A bill proposed in Nashville this legislative session has been tough for us to wrap our heads around.
As written, House Bill 42 would start a four-year pilot program, during which motorcyclists older than 21 would not be required to wear a helmet when riding on public roadways.
It seems the sponsors would like to explore the effects of making crash helmets optional, but we’re not sure why. They’ve already been explored.
Multiple studies throughout the years have shown that wearing approved crash helmets reduce the risk of head injuries and fatalities for cyclists.
Motorcycle helmets reduce the risk of head injury by 69% and lower the risk of death by 42%.
Currently, 29 states require helmets for specific riders, usually those under a certain age. Illinois, Iowa and New Hampshire do not require helmets for any riders.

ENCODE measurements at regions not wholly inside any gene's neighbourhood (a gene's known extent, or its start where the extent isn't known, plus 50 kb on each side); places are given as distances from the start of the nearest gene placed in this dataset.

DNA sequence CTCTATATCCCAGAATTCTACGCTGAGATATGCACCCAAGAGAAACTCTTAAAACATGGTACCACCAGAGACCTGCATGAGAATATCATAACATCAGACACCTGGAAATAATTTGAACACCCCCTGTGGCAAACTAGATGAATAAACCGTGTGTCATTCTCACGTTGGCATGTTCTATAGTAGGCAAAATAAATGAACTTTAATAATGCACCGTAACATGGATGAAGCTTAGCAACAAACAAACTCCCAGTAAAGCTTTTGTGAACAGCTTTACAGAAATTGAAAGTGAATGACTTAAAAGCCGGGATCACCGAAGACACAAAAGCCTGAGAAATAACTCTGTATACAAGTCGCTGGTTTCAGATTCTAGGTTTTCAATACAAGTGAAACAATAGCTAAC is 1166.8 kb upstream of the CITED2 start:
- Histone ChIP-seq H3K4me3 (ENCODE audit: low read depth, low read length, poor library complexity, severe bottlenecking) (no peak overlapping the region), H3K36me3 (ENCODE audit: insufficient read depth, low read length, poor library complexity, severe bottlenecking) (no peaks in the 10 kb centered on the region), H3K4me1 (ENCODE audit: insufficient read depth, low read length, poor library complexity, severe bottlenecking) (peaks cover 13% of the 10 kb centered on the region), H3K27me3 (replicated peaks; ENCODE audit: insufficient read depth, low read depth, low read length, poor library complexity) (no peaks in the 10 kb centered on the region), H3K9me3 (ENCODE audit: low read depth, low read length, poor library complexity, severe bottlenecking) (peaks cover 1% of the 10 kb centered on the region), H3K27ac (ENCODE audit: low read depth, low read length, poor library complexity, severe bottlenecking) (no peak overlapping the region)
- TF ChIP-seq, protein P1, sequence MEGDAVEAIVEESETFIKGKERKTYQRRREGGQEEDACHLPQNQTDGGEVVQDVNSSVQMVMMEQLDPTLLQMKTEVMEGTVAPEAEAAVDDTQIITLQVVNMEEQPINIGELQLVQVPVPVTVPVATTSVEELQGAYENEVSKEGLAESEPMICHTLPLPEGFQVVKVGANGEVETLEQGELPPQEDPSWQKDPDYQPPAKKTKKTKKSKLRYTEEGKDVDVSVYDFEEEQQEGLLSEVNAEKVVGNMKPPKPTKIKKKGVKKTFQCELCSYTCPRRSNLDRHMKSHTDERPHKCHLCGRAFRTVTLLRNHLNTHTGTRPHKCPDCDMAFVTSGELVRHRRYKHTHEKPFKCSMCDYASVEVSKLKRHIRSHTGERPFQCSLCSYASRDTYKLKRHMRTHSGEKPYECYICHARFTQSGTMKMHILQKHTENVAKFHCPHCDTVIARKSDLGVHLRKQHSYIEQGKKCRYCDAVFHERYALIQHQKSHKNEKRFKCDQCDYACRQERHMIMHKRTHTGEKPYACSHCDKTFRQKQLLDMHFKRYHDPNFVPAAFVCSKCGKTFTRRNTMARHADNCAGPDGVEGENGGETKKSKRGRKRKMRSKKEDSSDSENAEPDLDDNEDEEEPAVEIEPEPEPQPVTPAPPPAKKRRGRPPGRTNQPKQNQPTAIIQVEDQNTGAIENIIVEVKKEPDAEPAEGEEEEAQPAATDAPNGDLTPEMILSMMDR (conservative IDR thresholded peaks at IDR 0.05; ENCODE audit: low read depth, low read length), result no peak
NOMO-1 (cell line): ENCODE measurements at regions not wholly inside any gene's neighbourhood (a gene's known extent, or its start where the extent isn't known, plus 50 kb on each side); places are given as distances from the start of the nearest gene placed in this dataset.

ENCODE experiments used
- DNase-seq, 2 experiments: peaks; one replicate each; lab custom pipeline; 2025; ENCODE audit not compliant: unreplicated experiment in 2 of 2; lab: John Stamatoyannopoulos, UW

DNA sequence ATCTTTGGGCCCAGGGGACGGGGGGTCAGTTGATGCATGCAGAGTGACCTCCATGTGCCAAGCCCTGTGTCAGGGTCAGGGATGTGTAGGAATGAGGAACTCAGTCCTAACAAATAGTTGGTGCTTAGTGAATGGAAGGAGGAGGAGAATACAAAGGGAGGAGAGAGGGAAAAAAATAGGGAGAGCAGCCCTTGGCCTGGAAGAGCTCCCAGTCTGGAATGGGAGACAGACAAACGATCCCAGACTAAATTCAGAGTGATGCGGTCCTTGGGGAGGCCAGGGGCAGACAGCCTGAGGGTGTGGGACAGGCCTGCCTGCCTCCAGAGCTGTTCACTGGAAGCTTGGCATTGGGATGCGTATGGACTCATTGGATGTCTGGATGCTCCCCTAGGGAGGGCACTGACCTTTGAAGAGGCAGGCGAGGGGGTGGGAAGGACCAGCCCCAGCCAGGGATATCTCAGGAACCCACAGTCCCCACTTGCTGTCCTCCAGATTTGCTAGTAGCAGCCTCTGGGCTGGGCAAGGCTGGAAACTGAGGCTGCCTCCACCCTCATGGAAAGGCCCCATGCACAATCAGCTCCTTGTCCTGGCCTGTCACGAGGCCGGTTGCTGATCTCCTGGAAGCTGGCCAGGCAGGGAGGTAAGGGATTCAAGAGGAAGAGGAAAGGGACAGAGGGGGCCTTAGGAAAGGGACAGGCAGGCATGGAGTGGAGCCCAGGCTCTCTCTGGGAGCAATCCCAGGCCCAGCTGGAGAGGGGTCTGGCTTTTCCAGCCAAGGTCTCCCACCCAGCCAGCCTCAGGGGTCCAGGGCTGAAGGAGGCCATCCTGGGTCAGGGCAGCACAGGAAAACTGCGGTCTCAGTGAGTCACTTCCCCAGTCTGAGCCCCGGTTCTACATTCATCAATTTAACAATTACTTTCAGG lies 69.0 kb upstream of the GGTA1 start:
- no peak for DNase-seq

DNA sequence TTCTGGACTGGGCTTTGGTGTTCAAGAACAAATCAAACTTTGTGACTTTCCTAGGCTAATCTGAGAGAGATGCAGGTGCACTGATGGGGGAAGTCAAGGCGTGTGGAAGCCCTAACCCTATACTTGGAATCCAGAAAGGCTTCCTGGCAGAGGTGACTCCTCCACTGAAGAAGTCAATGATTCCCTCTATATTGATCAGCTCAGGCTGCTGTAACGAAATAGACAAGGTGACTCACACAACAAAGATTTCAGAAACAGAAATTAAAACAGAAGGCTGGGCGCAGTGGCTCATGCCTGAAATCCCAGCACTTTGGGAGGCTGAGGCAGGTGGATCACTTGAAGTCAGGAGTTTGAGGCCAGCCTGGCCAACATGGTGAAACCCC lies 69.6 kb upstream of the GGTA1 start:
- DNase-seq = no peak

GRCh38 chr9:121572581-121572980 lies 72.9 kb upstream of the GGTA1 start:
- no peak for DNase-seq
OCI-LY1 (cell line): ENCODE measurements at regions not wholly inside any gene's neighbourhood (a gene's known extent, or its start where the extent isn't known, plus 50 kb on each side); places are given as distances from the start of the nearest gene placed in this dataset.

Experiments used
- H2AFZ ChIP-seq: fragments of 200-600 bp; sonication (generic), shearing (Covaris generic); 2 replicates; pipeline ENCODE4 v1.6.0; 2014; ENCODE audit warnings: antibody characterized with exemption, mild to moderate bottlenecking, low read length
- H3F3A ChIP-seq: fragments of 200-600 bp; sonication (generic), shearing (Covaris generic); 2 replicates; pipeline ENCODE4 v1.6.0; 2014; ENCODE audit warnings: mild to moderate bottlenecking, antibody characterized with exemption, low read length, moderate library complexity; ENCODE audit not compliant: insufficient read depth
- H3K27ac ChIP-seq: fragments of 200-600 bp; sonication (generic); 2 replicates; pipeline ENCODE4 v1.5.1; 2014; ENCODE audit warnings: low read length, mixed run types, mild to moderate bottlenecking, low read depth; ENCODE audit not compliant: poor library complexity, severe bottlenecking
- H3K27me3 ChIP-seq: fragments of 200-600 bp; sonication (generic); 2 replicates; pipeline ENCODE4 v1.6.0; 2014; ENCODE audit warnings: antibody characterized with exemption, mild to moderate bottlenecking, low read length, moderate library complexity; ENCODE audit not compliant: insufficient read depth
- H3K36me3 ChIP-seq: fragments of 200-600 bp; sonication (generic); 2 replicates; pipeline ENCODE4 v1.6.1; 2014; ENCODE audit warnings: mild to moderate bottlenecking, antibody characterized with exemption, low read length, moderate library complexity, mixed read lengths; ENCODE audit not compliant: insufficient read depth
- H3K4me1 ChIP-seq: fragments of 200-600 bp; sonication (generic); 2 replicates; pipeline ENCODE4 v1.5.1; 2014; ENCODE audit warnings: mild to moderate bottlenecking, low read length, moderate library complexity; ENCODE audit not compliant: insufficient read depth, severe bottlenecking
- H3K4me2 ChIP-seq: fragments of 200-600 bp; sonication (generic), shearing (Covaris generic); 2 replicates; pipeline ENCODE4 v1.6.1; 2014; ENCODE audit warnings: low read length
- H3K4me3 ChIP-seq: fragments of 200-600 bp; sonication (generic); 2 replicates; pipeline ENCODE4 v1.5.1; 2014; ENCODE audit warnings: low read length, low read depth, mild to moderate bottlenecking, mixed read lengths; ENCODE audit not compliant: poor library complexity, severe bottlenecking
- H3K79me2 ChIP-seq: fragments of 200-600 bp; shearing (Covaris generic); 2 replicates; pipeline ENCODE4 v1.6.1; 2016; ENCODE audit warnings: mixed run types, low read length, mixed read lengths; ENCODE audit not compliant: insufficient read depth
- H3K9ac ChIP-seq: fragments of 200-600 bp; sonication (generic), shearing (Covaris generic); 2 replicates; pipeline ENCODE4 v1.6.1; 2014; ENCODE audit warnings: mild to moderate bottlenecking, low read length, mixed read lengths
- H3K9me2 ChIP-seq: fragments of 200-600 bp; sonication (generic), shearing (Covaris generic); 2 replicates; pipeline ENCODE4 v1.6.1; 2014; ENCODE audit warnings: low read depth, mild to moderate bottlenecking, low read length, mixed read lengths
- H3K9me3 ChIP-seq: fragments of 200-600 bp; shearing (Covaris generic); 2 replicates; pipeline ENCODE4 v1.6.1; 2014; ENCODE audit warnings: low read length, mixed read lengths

In 2020, states without universal helmet laws saw a 57% death rate among motorcyclists who were not wearing helmets, compared to 11% in states with universal helmet laws, according to the National Highway Traffic Safety Administration.
Tennessee, still operating under the universal helmet law enacted in 1967, only reported a 10% death rate for known un-helmeted riders.
Multiple studies of states that have repealed their motorcycle helmet law show an increase in rider deaths, serious and disabling brain injuries, and medical costs, which are usually borne by taxpayers and the state.
The repeal of all-rider motorcycle helmet laws has led to increased economic costs, including insurance premiums, in many states.
There’s no need for a pilot program for making helmets optional if other states have already done it work.
The data show helmets save Tennesseans’ lives, and our helmet law should be left alone.